I’ve recently become very, very intimately acquainted with the advanced innards of Google Fusion Tables in a very unhealthy way. You think I’m joking, but I’m not. One of the coolest visualizations Fusion Tables (I’ll say FT from this point forward) is capable of would be its Intensity Map option. Automatically pull in the shapes of various countries or states, match up a certain number (population, incidents of something, etc.) with a range of colors, and color in those shapes according to that number. A light green Washington state has less incidents of something than a dark green New Jersey, for example. This is cool, but renders in Flash. There’s a time and a place for that technology. Problem is, it doesn’t play well with other FT maps.
To demonstrate how this might work, we’re going to throw together a nation intensity map divided by state. County is also possible, and I just did it for my final project at PBS. But to keep this example reasonable, we’ll stick to the states. I’ll just be mapping population of states, as a base layer for other data. It comes from the July 2009 count from the Census Bureau. The raw data is here, and my cleaned data is here: Download it to your computer, so we can have a consistent example to work from.
Find a sample completed map here, in my example Fusion Table: http://www.google.com/fusiontables/DataSource?snapid=S242838rYvt
1. Take a look at the Fusion Table Google provides here: http://www.google.com/fusiontables/DataSource?dsrcid=227275. Polygons are stored by Google in the KML (Keyhole Markup Language) format. You just need to put this special type of file into a column in your Fusion Table, and tell the map this is the geography you want to use. The Census Bureau has uploaded a lot of its data in KML format, which you can find by Google searching “kml us counties” or some such. If you go to the visualize map option, you’ll even see all the state’s outlined. Note the ID number at the end of the URL, in this case: “227275”.
2. Prepare your own data. Make sure you have column names, and that your states or counties are formatted like the Fusion Table with geography you were just looking at. For example, their states use full name format, “Alabama”, not “AL”, so you must do the same.
3. When your data is in shape, create a new Fusion Table and upload your data.
4. Go to the Merge menu on the Fusion Table you created. In the upper right, there is a place to enter a table ID. Enter that ID you copied at the end of step 1, in this case, “227275”. Click Get.
5. It will bring in this table’s column as a list to the right side of this selection window. Select “name” as the column you want to join with your table. Select “state” on the left, which is a column from your table that you wish to join. Both of these columns in separate tables should match, i.e. “Alabama” –> “Alabama”. On the right side, click add subset of columns , and uncheck all boxes that aren’t geo. We don’t want to be adding extra columns to our table haphazardly, we just need that geographic info.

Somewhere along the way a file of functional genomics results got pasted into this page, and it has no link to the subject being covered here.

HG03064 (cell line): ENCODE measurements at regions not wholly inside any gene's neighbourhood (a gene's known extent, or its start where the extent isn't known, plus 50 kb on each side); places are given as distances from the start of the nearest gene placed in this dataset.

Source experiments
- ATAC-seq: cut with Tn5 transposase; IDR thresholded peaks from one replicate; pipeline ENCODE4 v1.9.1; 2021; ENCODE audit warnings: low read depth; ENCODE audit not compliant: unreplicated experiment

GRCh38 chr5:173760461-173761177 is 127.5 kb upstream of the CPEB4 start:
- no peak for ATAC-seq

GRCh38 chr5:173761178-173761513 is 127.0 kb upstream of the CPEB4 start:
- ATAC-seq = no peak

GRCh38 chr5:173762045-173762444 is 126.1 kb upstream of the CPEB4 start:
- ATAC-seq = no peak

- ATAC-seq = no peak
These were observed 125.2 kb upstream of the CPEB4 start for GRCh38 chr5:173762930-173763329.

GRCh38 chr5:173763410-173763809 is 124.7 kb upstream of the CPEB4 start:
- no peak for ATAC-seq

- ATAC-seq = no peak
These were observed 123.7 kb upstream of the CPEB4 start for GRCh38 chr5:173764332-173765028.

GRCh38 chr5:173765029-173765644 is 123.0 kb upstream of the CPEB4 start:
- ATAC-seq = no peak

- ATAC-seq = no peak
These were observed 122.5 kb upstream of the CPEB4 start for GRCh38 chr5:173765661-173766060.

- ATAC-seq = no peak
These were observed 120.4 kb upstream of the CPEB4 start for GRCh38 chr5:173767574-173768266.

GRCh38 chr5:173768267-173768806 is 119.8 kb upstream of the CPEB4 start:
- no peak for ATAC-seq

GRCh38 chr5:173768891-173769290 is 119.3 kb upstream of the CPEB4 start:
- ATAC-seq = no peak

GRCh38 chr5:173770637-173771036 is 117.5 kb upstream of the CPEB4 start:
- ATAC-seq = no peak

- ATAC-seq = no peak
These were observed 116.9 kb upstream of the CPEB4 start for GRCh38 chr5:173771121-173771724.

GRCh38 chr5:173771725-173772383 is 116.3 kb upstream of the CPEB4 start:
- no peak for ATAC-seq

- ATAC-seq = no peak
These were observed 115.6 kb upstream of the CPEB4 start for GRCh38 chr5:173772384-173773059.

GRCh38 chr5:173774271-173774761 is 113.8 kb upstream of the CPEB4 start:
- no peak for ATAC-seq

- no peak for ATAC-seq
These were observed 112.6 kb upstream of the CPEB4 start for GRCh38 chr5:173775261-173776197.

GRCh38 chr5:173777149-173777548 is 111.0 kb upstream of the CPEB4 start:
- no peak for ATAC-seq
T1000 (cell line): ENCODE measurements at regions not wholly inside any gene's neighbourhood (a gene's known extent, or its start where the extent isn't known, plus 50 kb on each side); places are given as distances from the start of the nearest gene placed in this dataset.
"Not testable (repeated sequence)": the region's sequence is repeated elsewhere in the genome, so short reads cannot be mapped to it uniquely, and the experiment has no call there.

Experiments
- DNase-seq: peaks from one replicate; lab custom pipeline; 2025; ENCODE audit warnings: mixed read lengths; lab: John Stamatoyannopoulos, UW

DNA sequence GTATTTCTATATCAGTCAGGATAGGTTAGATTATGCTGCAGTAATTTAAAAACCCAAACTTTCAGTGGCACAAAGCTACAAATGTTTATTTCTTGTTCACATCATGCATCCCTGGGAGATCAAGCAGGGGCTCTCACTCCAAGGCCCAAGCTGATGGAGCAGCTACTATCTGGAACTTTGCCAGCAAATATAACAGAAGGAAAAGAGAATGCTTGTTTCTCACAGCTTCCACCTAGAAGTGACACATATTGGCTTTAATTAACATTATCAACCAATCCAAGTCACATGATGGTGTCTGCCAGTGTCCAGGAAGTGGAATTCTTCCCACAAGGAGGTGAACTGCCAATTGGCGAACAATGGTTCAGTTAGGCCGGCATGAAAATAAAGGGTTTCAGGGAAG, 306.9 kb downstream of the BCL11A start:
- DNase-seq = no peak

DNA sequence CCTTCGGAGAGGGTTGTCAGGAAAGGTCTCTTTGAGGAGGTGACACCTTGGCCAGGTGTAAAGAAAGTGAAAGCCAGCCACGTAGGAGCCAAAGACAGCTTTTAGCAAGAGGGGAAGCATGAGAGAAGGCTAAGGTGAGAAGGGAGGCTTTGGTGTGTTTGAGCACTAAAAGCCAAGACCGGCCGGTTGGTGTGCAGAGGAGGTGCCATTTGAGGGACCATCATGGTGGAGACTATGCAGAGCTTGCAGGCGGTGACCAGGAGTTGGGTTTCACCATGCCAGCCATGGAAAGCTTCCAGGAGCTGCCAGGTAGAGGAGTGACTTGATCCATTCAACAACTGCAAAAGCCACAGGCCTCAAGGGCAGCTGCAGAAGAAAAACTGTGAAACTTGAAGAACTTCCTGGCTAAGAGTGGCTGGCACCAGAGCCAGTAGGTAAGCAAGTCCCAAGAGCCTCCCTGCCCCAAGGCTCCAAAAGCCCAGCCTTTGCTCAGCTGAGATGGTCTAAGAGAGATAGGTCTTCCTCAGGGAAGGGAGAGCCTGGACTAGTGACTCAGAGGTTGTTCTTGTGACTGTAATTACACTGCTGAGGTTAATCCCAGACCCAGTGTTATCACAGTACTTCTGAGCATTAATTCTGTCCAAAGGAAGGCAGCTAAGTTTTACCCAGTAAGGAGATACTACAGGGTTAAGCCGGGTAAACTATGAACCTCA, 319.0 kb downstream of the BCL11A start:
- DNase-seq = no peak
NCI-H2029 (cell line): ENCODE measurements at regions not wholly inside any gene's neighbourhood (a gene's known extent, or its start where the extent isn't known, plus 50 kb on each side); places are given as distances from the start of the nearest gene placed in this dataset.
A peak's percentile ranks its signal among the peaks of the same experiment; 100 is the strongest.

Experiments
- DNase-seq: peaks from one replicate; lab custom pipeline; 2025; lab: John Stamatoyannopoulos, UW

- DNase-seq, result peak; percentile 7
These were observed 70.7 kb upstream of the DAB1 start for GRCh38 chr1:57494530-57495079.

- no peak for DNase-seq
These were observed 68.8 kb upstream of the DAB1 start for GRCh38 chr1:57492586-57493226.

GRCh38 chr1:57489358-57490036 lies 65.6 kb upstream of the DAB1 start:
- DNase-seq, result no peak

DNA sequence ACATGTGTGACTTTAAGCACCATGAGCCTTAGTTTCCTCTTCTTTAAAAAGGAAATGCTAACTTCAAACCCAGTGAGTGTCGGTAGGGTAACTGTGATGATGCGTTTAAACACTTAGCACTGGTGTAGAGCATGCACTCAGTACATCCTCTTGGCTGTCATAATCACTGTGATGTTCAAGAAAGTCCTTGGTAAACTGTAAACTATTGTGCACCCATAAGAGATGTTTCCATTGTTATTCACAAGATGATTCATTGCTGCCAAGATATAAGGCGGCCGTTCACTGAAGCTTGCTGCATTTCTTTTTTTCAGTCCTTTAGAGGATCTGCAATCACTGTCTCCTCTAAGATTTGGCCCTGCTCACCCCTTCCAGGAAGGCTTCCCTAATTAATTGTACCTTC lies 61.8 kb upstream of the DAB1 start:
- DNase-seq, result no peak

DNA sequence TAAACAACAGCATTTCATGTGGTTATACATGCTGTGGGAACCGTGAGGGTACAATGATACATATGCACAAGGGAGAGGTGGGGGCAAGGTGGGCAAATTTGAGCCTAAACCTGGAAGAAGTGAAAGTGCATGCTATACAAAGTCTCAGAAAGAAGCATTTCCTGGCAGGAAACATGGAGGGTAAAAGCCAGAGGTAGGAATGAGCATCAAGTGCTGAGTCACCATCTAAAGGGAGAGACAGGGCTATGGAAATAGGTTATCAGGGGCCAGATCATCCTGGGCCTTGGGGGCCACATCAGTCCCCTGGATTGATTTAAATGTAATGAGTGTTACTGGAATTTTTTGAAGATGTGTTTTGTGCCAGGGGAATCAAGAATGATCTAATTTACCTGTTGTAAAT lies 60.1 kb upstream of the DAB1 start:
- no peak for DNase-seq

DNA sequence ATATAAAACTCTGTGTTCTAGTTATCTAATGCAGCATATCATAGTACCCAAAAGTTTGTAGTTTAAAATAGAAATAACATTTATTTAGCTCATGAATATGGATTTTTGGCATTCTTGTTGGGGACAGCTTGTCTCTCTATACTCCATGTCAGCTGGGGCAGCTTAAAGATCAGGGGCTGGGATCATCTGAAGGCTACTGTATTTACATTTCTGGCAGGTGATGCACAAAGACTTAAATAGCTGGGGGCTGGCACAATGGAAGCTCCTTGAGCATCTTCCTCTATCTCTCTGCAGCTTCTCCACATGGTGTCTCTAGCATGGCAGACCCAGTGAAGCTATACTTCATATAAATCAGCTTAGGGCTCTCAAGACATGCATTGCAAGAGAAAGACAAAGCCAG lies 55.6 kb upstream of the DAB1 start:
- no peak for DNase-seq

6. At the bottom of this form, select a name for a new table, which will combine the data you brought in with the data Google provides. Click “Merge Tables”, and give it a minute or two.
7. Click on visualize Map. You should see a lot of red shapes, that correspond to various states. If this doesn’t work, just above the map is a drop-down menu labeled “Location.” Make sure “geo” is selected, it may be trying to use your state names, unsuccessfully, as opposed to the geographic data we worked so hard to import.
8. Last step is to place an actual intensity in the map. We do this by clicking on “Configure styles” just above the map. Click on “Fill Color” under “Polygon”. You’ll see it defaults to a general red fill color that is under the “Fixed” tab. But we want color variety, so we’re more interested in the other options. To mimic FT’s typical Intensity map function, go to Gradient, and select the bubble that says “Show a gradient.” It defaults to that green, but you can change the color. Adjust the maximum number from “100” to just above the maximum value you have. With the populations, I choose 35000000 (don’t use commas, even if the number is large). Under select column, choose what number column the map should use to assign colors. Here, we’ll use “population.”
Another option is to choose the buckets tab. Instead of a gradient of one color, we divide the numbers into equal buckets. If we have 5 buckets (the default), the lowest 20% of numbers get the first color, next 20% get the second, etc. You can select the colors of the different buckets, how many buckets you want, and again, you must set an accurate maximum number.
9. Now, you can embed this more flexible intensity map, just by grabbing a link the way you would with any FT map. If you want to overlay with points, create the points as a map in a separate table, and follow my previous tutorial on creating an embeddable map with multiple layers.